It’s much easier to install a custom operating system on a phone or computer when you paid <$100 than when you paid >$1,000.
It also gets you in a frame of mind where you can think differently about technologies you want to learn. For example, I’m more interested in learning Common Lisp because it’s a mature technology in a way that Julia is not. Mature languages have libraries, standards and other elements that newer languages don’t.
In short, accepting limitations and using different tools than others can be a source of creativity and can change your focus.
“Love, it seems to me, is a joyous self-deception, practiced by two—David Byrne, “David Byrne in Conversation with David Byrne.” The Believer. August 1, 2019.
people at the same time. No one is as wonderful as the object of one’s love appears to be, and yet who among us would trade that illusion for the truth? Being an illusion, it is not real, but despite not being something we can see or touch, feelings are as real as any physical object. So in that sense, love is absolutely real. Real and not real at the same time. Like some kind of quantum physics puzzle, it binds the universe.”
…After a little research, I found two solutions to this problem [of changing a website’s code locally and having those changes persist across browser sessions.]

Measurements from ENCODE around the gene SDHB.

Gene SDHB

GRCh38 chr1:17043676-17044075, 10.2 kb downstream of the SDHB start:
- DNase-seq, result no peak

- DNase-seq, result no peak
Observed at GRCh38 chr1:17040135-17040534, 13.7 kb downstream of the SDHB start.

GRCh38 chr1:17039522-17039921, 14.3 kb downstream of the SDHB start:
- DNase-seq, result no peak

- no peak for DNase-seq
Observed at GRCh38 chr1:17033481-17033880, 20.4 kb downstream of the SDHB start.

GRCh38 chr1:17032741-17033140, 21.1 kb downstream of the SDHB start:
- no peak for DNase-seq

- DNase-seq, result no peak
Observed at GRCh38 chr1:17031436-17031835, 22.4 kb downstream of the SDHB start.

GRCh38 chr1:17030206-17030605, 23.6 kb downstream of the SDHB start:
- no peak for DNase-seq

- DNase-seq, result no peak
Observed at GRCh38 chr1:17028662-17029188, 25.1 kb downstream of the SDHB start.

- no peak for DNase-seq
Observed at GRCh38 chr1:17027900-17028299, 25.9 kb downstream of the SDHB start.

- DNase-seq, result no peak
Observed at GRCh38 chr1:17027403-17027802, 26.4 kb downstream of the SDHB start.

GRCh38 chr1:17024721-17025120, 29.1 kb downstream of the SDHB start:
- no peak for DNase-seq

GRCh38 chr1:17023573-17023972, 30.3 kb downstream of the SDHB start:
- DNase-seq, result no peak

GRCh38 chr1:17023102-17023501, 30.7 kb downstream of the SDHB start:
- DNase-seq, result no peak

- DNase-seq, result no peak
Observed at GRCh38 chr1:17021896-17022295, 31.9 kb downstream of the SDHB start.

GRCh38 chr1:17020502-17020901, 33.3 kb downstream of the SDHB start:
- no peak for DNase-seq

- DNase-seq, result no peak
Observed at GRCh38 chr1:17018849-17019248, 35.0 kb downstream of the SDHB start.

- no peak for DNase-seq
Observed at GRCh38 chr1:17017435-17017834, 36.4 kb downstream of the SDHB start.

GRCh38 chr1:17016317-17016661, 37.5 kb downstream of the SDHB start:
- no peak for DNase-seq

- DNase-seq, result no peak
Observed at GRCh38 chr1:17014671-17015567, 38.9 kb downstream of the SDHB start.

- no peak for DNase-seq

The first is to use a browser extension. You could make one yourself, but that’s a little too involved for what I’m trying to do, so I turned to an extension called Stylus3. One way to use Stylus is to search https://userstyles.org for the website in question and find a theme you like. Alternatively, you can create new stylesheets right in the browser. You can apply them to specific pages, entire domains, or every site you visit.
The second method is to use web browsers’ native ability to apply custom stylesheets to web pages. In Chrome the feature is called Local Overrides, while in Firefox it’s the Style Editor. In Chrome, you can specify a directory on your filesystem to save the changes you make in dev tools and it will load that stylesheet the next time you visit the site, which is more or less how I think things should work, but for various reasons I don’t use Chrome. Firefox’s system seems to be geared toward developing your own website rather than overriding existing websites, which is cool but doesn’t really work for my use case.”-Dylan, “The Mutable Web.” simulacrum.party. July 23, 2019
Like RSS, this is about taking more control of your experience of content online. Of course, there are styles that can be used to change The New York Times.